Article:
When my father was working in the Chief Constable’s Office in the old City of Glasgow Police Headquarters in St Andrew’s Square, he invited his younger brother – 17 years my father’s junior – for lunch in the police canteen one Friday. My uncle ordered fish and chips.
A senior police officer at a neighbouring table called out, “Cancel that! Son, never order fish on a Friday.”
Well, that became something of a family joke. But you know, it’s not funny. It’s pitiful. That little vignette tells you really all you need to know about West of Scotland sectarian intransigence. It’s a package – The Old Firm, the polis, the masons.
When Glasgow Rangers won the league last week, without losing a single game, the club applied to the government for permission to invite 10,000 fans to Ibrox to celebrate, on four successive nights. The request was turned down, on the grounds that it would have been a violation of Covid restrictions. Glasgow remains on Level 3. Result – the fans descended upon George Square en masse. The scene turned ugly. Three police officers were injured. There were twenty arrests.
There has been much debate in the newspapers about this incident. It’s the government’s fault. They should have seen it coming and granted the fans leave to enter Ibrox. Lesser of two evils. It’s Rangers Football Club’s fault. They ought to keep their fans under control. And of course it’s the polis’s fault. It always is. They didn’t plan sufficiently for a riot. Either they were too tolerant, or they were too aggressive in their approach. Oddly enough, it doesn’t seem to have been the fans’ fault. Boys will be boys. It is what it is. Everybody knows that football fans, Rangers fans especially, are “boisterous”. Vis-à-vis the individual’s civic responsibility, in Glasgow, expectation is low. Can football fans honestly be expected to wear face coverings and socially distance?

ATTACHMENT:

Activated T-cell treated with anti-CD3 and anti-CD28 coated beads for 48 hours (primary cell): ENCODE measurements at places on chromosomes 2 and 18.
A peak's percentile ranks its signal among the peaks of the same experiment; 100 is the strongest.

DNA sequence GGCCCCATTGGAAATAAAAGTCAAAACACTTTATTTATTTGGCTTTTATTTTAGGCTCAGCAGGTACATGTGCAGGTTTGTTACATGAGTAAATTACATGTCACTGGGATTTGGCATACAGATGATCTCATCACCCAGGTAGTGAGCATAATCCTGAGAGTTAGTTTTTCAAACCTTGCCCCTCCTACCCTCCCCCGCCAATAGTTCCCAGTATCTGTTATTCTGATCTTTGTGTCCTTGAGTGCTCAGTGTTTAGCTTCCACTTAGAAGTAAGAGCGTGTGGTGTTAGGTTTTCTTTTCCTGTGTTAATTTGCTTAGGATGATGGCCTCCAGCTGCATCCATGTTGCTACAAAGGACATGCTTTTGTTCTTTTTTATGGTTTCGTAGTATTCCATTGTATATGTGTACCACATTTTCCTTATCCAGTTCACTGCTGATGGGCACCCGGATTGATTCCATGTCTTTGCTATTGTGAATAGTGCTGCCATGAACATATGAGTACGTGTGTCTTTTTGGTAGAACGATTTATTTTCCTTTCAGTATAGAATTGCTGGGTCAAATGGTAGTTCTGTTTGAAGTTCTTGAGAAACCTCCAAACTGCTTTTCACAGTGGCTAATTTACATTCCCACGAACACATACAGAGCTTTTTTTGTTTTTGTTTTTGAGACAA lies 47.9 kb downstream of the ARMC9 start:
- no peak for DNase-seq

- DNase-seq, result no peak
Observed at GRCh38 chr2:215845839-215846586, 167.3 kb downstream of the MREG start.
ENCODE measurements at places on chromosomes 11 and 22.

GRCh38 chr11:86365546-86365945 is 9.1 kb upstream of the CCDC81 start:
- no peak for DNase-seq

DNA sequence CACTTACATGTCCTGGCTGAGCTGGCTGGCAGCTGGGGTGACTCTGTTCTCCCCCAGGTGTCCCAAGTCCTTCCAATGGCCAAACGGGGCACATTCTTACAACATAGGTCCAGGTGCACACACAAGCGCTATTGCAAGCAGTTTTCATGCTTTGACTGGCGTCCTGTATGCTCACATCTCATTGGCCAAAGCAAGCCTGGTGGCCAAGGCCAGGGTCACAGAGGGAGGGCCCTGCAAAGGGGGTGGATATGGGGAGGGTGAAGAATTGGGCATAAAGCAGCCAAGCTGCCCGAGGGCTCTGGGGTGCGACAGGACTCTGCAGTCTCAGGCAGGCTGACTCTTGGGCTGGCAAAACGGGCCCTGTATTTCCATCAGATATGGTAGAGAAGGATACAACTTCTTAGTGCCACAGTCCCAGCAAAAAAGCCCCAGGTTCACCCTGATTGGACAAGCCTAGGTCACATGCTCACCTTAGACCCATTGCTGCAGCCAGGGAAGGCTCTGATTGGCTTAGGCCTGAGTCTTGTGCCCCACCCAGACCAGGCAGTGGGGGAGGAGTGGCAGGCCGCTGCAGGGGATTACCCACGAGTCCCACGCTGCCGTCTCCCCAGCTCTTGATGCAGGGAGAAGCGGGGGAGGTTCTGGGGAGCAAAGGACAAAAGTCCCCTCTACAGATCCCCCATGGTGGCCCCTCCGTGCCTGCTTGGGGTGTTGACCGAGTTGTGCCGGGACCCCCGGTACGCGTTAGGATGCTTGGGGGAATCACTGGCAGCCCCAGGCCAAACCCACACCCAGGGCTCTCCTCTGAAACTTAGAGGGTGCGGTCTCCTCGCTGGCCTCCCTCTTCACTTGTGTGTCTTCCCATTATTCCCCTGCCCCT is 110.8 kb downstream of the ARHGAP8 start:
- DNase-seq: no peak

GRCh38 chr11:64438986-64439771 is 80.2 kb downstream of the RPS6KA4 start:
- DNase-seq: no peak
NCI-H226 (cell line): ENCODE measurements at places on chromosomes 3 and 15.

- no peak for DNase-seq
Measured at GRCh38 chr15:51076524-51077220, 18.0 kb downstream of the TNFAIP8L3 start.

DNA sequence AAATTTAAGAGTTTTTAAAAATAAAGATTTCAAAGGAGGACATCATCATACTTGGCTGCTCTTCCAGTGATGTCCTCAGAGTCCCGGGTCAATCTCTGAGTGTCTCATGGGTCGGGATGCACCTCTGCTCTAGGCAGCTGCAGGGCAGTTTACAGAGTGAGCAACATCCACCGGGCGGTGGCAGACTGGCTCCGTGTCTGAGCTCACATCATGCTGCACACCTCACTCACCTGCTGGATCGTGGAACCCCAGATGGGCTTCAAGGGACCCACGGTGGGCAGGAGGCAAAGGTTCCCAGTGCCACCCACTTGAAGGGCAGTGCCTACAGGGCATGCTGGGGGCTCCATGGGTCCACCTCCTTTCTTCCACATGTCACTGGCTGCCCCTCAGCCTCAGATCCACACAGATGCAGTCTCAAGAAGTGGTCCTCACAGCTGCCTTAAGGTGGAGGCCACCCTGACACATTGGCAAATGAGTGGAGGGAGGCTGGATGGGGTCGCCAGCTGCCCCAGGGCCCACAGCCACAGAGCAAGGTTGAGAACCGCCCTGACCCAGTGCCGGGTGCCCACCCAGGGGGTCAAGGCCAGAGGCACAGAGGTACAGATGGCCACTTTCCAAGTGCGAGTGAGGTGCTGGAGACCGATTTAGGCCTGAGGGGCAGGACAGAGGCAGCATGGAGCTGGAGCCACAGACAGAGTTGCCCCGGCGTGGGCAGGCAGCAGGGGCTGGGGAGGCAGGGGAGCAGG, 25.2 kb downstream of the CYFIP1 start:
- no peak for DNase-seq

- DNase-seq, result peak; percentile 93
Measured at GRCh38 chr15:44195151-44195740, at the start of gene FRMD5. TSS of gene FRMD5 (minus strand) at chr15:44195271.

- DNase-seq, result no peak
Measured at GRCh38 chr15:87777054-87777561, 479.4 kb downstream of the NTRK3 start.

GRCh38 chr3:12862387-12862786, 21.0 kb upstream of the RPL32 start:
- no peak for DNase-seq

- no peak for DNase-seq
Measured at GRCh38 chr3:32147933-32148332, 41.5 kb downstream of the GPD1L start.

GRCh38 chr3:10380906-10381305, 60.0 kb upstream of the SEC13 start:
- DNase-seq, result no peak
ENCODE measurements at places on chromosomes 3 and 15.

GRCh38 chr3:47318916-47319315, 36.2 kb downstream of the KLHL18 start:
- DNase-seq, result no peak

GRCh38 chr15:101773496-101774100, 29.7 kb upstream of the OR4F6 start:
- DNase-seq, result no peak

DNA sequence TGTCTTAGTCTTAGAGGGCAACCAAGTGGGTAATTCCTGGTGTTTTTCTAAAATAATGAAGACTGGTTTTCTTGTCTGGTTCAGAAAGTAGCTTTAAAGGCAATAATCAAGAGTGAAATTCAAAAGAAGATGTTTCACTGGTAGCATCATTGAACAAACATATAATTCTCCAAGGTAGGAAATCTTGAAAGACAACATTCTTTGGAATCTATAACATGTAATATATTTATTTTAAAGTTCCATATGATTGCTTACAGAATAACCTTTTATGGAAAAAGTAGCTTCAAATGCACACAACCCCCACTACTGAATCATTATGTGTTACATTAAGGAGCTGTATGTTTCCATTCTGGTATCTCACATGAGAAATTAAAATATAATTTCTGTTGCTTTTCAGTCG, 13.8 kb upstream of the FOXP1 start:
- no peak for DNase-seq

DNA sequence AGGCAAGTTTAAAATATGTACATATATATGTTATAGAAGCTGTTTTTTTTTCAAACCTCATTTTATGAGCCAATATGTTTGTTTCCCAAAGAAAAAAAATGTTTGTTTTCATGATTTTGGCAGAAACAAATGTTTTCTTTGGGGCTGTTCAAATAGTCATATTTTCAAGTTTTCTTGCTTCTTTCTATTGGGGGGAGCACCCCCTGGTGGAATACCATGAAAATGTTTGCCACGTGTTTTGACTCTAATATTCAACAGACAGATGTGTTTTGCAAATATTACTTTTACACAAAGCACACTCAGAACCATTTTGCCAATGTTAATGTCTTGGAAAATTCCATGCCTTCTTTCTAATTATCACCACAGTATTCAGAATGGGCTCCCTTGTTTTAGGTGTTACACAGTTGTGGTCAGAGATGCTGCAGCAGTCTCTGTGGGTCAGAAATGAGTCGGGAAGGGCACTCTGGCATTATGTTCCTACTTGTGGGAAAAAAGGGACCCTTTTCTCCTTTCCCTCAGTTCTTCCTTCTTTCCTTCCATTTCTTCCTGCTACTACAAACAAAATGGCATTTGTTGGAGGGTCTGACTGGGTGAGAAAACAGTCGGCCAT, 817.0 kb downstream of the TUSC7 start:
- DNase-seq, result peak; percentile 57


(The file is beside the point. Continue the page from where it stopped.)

I drove into Glasgow yesterday from the east via the M80. There is a 50 mph speed limit from about seven miles out from the city centre, and after the M80 merges with the M8, because there are roadworks and two lanes are closed, this has been reduced to 40 mph. Nobody pays the slightest attention. Well, I do. Some people find my adherence to the speed limit rather quaint. But then, they haven’t spent a career in major trauma. There I was, cruising along at 40 mph in my Volvo, Audis and BMWs whooshing and flashing past me on both sides.
It’s a cultural thing. You stick to the limit because Health & Safety is a grand integral of each individual’s contribution to the security of the environment. The aviation industry understood this decades ago. “The right stuff” is the wrong stuff. There are old pilots and there are bold pilots. Every sortie should be founded on meticulous preparation. This is as true on the road as in the air. But the road is becoming an increasingly hostile environment. Speed kills. When you come to a sudden halt, all that kinetic energy just rips you apart. And remember, the kinetic energy is not proportional to your velocity, but to the square of your velocity.
It was even worse on the way home. There was torrential rain. The Audis and BMWs were undeterred. Whoosh whoosh.
Then there’s Glasgow’s litter culture. Frankly, the place is a tip. It’s the same issue – a failure to take personal responsibility. There is no sense of ownership. The detritus is somebody else’s problem. Glasgow is like a man who is down on his luck, who has suffered too many setbacks and has lost hope, and who, ceasing to take an interest in his appearance, becomes shabby and unwashed. He has lost all self-esteem. Even so, if you chance to see somebody throw half a kebab away in the gutter of Sauchiehall Street, I would strongly advise you not to remonstrate. He will look at you askance, and take offence. You are liable to get a smack on the mouth.
I wonder what the great and the good of Planet Earth will make of it all when they descend upon us for COP26, if they ever do. I think they will regard Glasgow as a wondrous natural phenomenon and a force of nature. They will hallow Glasgow much as the literati revere Douglas Stewart’s 2020 Booker Prize winning novel Shuggie Bain. There will be admiration, but it will be admiration from afar, the fascination of an anthropologist discovering and observing a remote Amazonian tribe, without going native. They might find the rage of the Old Firm, the roar of a football crowd which in its visceral intensity is quite different from a rugby or an athletics crowd, absorbing and even intoxicating. But the agony of it all won’t touch them. They will merely say, “Extraordinary!” And then fly home.